because of the war. The German administration responsible for the Linz
collection first catalogued these acquisitions in 1952, in the
An updated version of the Dresden catalogue was also produced during
period. It now included all information on the individual
that the Allied and German agencies had been able to collect after
present database was augmented by several further data records for
identified as part of the Linz collection through Dresden
records. Their purchase is documented by the “Wiedemann
list”, which the
Sonderauftrag bookkeeper in Dresden compiled between 1942 and 194512.
The Dresden catalogue and its Linz appendix as well as the Wiedemann
list are therefore the sources — and thus the most immediate
evidence — of the Linz collection. Other Sonderauftrag
inventories that may contain still more objects confiscated by the
National Socialists’ in the course of their extensive looting
in other countries are not currently known.
The Search for the Owners
Initial enquires into the rightful owners were carried out by the Allies at the Munich Central Collecting Point. They summarised their findings in the “Linz report”.”13. The TVK analysed the extensive Sonderauftrag correspondence, which the American occupation forces had microfilmed.14. Table of contents Concordance
The results — in as far as they are accessible and known — of the various research into the Sonderauftrag Linz artworks’ previous owners are contained in the current database. This database, though, can only include information that can be extracted from the Sonderauftrag records and from pertinent literature. In this regard, this database is not a substitute for provenance research. The information on the Sonderauftrag’s former owners presented in this database follows in essence that of the Dresden catalogue. In the process, records on works with an unresolved provenance, i.e. for which the prior owners are unknown or which came into the collection through illegal means (confiscation and forced sale), are specially noted. In addition, recordkeeping first began in 1938. At certain points, though, the Dresden catalogue conflicts with the results of enquiries in France and Holland.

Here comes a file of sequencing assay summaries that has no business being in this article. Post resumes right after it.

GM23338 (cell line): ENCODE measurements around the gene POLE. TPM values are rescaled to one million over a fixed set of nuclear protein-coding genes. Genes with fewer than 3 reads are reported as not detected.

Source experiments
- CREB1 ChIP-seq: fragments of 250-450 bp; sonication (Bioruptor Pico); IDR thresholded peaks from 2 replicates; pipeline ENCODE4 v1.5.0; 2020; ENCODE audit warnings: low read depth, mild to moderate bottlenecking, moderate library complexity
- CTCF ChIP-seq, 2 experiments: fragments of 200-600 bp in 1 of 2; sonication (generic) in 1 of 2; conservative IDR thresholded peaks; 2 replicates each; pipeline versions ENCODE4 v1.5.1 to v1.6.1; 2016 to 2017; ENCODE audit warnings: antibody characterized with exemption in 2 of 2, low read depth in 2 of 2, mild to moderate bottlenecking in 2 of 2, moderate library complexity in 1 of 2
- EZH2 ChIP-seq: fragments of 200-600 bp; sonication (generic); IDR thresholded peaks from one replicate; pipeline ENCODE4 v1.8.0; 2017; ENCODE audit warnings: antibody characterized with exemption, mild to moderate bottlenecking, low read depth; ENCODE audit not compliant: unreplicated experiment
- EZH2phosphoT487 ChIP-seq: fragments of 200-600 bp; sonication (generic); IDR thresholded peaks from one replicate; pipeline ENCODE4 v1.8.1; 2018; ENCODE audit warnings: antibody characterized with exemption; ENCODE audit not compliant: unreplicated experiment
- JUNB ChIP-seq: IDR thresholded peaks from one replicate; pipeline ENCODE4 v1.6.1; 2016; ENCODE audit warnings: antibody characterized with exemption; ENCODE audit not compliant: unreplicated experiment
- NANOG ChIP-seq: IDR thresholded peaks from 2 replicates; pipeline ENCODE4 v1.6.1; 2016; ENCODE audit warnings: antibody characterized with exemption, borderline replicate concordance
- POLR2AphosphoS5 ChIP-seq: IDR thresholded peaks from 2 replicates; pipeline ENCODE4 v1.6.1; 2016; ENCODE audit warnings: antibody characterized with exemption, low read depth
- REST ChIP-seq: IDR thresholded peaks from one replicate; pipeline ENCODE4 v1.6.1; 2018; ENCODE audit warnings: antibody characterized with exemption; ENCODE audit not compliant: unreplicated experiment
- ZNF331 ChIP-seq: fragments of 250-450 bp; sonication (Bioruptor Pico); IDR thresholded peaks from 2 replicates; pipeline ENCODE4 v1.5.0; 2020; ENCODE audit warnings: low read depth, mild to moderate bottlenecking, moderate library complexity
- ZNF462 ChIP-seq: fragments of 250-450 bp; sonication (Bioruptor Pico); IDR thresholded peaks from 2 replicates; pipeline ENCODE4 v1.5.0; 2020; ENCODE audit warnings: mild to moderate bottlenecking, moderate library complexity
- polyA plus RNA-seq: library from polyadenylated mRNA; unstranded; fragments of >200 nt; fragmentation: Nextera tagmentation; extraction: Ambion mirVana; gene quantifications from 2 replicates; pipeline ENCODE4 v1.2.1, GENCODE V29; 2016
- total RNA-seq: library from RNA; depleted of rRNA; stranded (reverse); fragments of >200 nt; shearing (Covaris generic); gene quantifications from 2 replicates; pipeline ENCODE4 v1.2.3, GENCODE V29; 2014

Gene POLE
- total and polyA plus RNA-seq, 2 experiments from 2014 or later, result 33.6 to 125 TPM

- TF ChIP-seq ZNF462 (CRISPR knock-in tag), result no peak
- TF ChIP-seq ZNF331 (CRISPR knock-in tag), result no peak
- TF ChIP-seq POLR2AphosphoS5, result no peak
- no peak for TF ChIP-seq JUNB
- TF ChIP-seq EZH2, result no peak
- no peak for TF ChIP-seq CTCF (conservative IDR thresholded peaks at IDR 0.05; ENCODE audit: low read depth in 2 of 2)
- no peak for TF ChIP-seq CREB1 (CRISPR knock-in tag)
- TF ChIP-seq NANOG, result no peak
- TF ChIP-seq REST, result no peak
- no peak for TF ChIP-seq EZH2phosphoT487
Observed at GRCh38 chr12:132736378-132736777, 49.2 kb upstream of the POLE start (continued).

The database follows in general the German records. It also does contain information on the numerous graphics that are listed in the Linz appendix. Many of these works are today still in the hands of the Dresden State Art Collections’ Museum of Prints and Drawings, which is responsible for their conservation..15. In addition, there were substantial confiscations of weapons, coins and books, which were intended for the museum’s special collections, but which Hitler’s representatives had not yet catalogued in Dresden.
Resources for Research
The present database is thus not the result of independent provenance research, but rather utilises solely the previously-known case histories of the individual works of art. However, it does represent an instrument with can serve to identify works that still today are not recognised as forced sales. Used in association with other documents (auction catalogues, etc.), the catalogue data can also make it possible to identify other pieces among the Sonderauftrag’s works that must be regarded as confiscations. In addition, it allows art historians to view pictures that were returned to private owners in 1945 and that have not been displayed publicly since.
What makes this database truly unique, though, is the first-time bringing together of the information on the paintings and objects from the numerous file cards copied from the originals stored in the Bundesarchiv with the photographs copied from the BADV archive in Berlin. The foundation of this database is research by the Berlin historian Hanns Christian Löhr, who had developed a database out of Bundesarchiv material while preparing his book, “The Brown House of Art”. His database contained all of the material on the Linz collection that he had been able to access, but almost no images..
The idea of bringing the data together with the copied photographs and file cards stemmed from the German Historical Museum, which through its collection has a focus on researching the National Socialist policy towards art. The Federal Office for Central Services and Unresolved Property Issues, which had already digitised the photographic archive, provided the relevant files. There were naturally many corrections and comparisons, for producing a database with nearly 6700 data records is not an easy task. Nonetheless, the cooperation on the part of the different institutions resulted in an important gain for research as well as for the general public with an interest in National Socialist policies on art. The publishers also hope that they have contributed to the demythification process.